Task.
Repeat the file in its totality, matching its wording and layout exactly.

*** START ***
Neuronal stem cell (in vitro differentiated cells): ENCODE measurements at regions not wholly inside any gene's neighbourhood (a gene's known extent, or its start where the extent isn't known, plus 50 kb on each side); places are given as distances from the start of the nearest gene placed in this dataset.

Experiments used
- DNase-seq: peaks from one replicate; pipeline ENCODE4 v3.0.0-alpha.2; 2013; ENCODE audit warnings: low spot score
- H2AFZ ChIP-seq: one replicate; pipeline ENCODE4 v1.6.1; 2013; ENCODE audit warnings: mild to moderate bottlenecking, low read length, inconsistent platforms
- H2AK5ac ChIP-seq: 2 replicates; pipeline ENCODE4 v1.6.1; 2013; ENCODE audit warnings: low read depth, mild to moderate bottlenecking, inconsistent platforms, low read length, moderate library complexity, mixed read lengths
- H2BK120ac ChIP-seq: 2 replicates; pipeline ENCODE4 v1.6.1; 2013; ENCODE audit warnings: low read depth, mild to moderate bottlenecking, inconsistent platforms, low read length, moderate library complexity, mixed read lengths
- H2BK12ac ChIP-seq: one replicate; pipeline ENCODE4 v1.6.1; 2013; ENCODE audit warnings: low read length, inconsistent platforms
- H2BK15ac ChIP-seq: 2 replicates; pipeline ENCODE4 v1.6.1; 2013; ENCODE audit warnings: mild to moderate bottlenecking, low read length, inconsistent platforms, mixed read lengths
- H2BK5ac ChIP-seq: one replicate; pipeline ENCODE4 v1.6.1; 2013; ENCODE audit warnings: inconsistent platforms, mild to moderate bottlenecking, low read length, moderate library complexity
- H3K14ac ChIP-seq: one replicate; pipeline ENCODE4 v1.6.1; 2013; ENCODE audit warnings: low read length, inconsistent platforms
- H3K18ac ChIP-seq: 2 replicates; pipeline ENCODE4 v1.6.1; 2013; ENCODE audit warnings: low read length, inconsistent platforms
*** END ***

Neuronal stem cell (in vitro differentiated cells): ENCODE measurements at regions not wholly inside any gene's neighbourhood (a gene's known extent, or its start where the extent isn't known, plus 50 kb on each side); places are given as distances from the start of the nearest gene placed in this dataset.

Experiments used
- DNase-seq: peaks from one replicate; pipeline ENCODE4 v3.0.0-alpha.2; 2013; ENCODE audit warnings: low spot score
- H2AFZ ChIP-seq: one replicate; pipeline ENCODE4 v1.6.1; 2013; ENCODE audit warnings: mild to moderate bottlenecking, low read length, inconsistent platforms
- H2AK5ac ChIP-seq: 2 replicates; pipeline ENCODE4 v1.6.1; 2013; ENCODE audit warnings: low read depth, mild to moderate bottlenecking, inconsistent platforms, low read length, moderate library complexity, mixed read lengths
- H2BK120ac ChIP-seq: 2 replicates; pipeline ENCODE4 v1.6.1; 2013; ENCODE audit warnings: low read depth, mild to moderate bottlenecking, inconsistent platforms, low read length, moderate library complexity, mixed read lengths
- H2BK12ac ChIP-seq: one replicate; pipeline ENCODE4 v1.6.1; 2013; ENCODE audit warnings: low read length, inconsistent platforms
- H2BK15ac ChIP-seq: 2 replicates; pipeline ENCODE4 v1.6.1; 2013; ENCODE audit warnings: mild to moderate bottlenecking, low read length, inconsistent platforms, mixed read lengths
- H2BK5ac ChIP-seq: one replicate; pipeline ENCODE4 v1.6.1; 2013; ENCODE audit warnings: inconsistent platforms, mild to moderate bottlenecking, low read length, moderate library complexity
- H3K14ac ChIP-seq: one replicate; pipeline ENCODE4 v1.6.1; 2013; ENCODE audit warnings: low read length, inconsistent platforms
- H3K18ac ChIP-seq: 2 replicates; pipeline ENCODE4 v1.6.1; 2013; ENCODE audit warnings: low read length, inconsistent platforms